Friday, November 14, 2008

My First Book: PediaPress is here.

After all these years of writing on the wiki and repeating the mantra "wiki is not paper", I've finally gotten my first printed book for my efforts. Yesterday afternoon UPS delivered what is, I hope, the first of a long series of books with my name on the cover. It was an experience like no other.

Because it's more then just a cool opportunity to get some kind of physical justification of all this time I'm "wasting" at Wikibooks. It's more then being able to hold it up and say "See, this is what I'm doing with my time: Writing actual books that people can actually buy and actually use for class." Of course, then I get the question in return "How much money do you make from this?" Maybe one day I'll have a pile of money that I can hold up and show to people in response to that question too, but probably not. Visual aides to make question-answering much easier.

More then having displayable justification, it's an opportunity to learn something new and to teach new things to people. How long do you think it will take me before I start writing a book about how to write books for this new print-on-demand service? I've already been sending out emails rapid-fire to the PediaPress people with bugs, glitches, and issues that I've found from pouring over my precious new book. Every single page is an opportunity to learn something that I can pass on to others about this experience: Best practices for our authors, fixes and suggestions for the software guys, recommendations for our readers. This first book is a treasure trove of information, and it has my name in big blue letters on the cover. It's an experience that is immeasurably cool.

PediaPress and print-on-demand are here. This is it, this is the sign. When that first book shows up in your mailbox, you know that things have changed. Wikibooks is coming of age today, right now, in a way that most of us 'bookians barely dared to dream about a month ago. The work our authors and editors and volunteers are doing does matter, and will help students and teachers around the world in a very concrete way. All the pieces of the puzzle are falling into place, and the last thing we need is you: your contributions, your books, and your ideas. The books that you write will be printed, bound, and sent to people who can't afford books from traditional publishers. We're going to change the world with this, and we can start right now.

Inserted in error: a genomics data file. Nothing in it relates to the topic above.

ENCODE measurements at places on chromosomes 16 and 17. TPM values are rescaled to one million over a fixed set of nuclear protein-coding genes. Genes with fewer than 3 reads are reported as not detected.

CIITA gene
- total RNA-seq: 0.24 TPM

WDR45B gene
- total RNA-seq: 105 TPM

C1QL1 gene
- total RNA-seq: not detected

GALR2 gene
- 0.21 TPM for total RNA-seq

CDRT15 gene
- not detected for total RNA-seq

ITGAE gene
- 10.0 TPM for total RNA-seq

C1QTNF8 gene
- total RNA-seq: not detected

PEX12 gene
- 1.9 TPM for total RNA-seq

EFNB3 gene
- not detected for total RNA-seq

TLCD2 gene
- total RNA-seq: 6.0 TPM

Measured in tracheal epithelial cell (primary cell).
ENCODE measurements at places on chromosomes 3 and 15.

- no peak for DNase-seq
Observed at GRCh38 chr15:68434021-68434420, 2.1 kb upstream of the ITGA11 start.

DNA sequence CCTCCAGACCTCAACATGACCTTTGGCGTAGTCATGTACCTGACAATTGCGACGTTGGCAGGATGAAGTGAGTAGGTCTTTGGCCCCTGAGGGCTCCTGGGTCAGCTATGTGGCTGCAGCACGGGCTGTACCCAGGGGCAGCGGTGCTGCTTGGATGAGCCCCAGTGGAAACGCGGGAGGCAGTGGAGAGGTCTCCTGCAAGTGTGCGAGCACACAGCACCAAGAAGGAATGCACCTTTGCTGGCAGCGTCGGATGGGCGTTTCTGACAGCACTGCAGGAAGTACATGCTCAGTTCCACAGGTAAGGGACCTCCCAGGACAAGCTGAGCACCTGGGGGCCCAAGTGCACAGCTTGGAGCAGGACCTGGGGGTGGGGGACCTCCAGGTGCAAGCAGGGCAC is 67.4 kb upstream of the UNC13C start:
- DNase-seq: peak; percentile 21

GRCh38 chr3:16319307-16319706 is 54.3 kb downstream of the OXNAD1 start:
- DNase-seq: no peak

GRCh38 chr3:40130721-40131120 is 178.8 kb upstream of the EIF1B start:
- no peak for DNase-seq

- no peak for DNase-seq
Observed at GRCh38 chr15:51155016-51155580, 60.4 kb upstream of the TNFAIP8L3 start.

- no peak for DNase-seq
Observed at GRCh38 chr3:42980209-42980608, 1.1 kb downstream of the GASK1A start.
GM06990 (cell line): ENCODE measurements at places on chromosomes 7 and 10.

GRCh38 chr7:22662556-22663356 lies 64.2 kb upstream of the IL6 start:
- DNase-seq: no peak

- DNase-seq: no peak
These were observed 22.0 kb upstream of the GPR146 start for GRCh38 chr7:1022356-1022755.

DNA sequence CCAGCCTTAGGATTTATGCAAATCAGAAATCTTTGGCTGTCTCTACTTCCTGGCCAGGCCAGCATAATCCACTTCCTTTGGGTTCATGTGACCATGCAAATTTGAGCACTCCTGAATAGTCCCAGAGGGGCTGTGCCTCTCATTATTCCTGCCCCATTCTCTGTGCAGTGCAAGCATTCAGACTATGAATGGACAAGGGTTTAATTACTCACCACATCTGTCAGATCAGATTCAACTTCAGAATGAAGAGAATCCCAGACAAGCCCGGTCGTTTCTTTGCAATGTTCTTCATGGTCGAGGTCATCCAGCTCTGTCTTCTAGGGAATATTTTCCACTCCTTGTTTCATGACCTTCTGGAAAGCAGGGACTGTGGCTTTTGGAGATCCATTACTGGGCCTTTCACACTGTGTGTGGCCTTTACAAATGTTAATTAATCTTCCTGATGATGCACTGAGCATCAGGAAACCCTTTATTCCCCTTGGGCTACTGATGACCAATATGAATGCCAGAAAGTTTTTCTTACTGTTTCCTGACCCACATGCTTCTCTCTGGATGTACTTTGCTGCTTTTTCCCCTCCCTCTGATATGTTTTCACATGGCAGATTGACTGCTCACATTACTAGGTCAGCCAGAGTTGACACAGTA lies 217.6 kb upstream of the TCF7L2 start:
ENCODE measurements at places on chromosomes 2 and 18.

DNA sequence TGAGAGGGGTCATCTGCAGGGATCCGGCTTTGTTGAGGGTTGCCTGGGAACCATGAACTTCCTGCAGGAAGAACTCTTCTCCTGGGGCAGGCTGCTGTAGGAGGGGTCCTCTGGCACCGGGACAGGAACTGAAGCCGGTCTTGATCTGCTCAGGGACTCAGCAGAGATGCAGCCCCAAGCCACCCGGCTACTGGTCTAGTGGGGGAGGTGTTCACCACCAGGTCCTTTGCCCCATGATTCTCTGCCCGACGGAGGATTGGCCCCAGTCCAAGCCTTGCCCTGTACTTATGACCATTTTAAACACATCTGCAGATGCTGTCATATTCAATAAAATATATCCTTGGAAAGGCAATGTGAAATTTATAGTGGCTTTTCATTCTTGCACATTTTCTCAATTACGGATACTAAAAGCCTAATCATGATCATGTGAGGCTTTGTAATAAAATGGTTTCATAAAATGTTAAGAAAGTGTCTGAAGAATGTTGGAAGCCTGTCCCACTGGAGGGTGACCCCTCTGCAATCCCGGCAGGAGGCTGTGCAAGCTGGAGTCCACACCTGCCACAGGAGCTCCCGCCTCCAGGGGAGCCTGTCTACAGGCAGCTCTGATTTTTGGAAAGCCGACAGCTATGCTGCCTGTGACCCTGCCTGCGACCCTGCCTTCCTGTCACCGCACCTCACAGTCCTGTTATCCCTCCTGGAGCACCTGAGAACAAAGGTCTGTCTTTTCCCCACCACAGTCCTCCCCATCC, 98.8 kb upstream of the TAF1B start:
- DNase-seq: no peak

Go to Wikibooks and check out print-on-demand. You won't regret it.


  1. This is wonderful! Do you recommend that I get a Wikibook now, or wait until a few more improvements are implemented? If now then which book(s) would you recommend?

    Also, pictures??????? please????????? :)

  2. Link to Wikibooks (i should have included that in the post).

    Changes are being made to the software by PediaPress every day, and Wikibooks gets updated to newer versions of the software every few days, so things are moving quick. Some of the problems that i've found when I ordered my book a week ago have already been resolved, and others are under active development.

    The books that we have put together so far tend to be the specialized "pet projects" of our various authors, so most of them aren't interesting to most readers. I'm working on making improvements to some of our general-readership books, and once I get a few together that I can recommend to a general audience, I'll post links to them.

    I'm working on getting pictures together too (camera battery problems), and I will post them as soon as I can.